Janie Barrera, leader of LiftFund, believes she’s ‘still doing God’s work’
Led by Janie Barrera for over the past three decades, the nonprofit lender LiftFund, estimates 25,000 small businesses in 15 states have received nearly half a billion dollars in loans of under $50,000 or less.
Barrera said that’s $30 million a year, the vast majority paid in full.
“We have got 96% of it paid back,” said Barrera, a Corpus Christi native who graduated from the University of the Incarnate Word. She said small business owners understand that, unlike banks that are highly regulated, LiftFund is a nonprofit with more leeway.
“Other people have said no, but we can say yes,” Barrera said. “They want to honor that and be respectful of that and pay us back.” Coming to the rescue of small business owners when they need it most, Barrera said in a sense what she was meant to do.
Business-minded from the start
Even as a little girl, Barrera was an entrepreneur at heart. When she wanted a new bicycle, Barrera said her mother told her no, she already had a perfectly good bike. Barrera recalls she didn’t let that stop her.
Little Janie asked, “If raise the money, can I buy that bike?” And she said, “Sure, how are you going to raise the money?” Barrera said went door-to-door in her neighborhood, selling raffle tickets to win her old bicycle, enough to buy the new one.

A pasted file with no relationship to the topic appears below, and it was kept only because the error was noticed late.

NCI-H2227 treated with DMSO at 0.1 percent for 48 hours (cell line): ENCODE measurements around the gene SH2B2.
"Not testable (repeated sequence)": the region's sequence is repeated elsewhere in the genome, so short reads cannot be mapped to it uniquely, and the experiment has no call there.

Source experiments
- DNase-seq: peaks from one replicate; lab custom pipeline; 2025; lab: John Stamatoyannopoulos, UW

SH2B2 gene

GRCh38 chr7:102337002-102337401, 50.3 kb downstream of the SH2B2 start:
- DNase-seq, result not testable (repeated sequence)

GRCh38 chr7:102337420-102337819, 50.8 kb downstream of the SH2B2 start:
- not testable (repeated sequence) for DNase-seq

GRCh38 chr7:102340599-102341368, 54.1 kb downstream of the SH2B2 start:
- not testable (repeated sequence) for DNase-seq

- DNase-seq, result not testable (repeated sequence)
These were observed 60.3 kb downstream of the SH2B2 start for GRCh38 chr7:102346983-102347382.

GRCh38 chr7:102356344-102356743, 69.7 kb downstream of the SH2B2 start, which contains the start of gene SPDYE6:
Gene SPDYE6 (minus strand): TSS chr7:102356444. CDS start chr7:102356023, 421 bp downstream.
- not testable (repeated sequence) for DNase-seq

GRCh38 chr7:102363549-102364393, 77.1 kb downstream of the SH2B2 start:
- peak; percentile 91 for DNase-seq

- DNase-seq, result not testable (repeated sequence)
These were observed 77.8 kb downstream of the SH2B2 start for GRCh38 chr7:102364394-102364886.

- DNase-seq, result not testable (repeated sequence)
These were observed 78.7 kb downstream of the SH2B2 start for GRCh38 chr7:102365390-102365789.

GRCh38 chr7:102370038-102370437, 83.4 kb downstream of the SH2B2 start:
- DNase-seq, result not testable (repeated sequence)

“That was my first entrepreneurial experience when I was 10 years old,” Barrera said. After all, Barrera said one of her mother’s dichos, or sayings, was, “Where there’s a will there’s a way.”
Entered the convent after high school
Having been raised in the Catholic Church and educated in Catholic schools, Barrera said she was inspired by the goodness of the nuns in her life at that point. Although her decision to become a nun after high school had gotten a mixed reaction from her parents, Barrera entered the convent.
As a nun, Barrera would help start radio and television stations in Corpus Christi and Laredo airing Catholic programming. However, when a new bishop arrived, Barrera said he wouldn’t let her apply for the job as general manager.
“He said, ‘you can work for the person that I hire,’” Barrera said. “I was devastated.”
After earning an MBA at Incarnate Word, Barrera eventually left the order. Yet in her role as president and CEO of LiftFund, having helped thousands of small business owners realize their goals, Barrera said, “I still believe I’m doing God’s work.”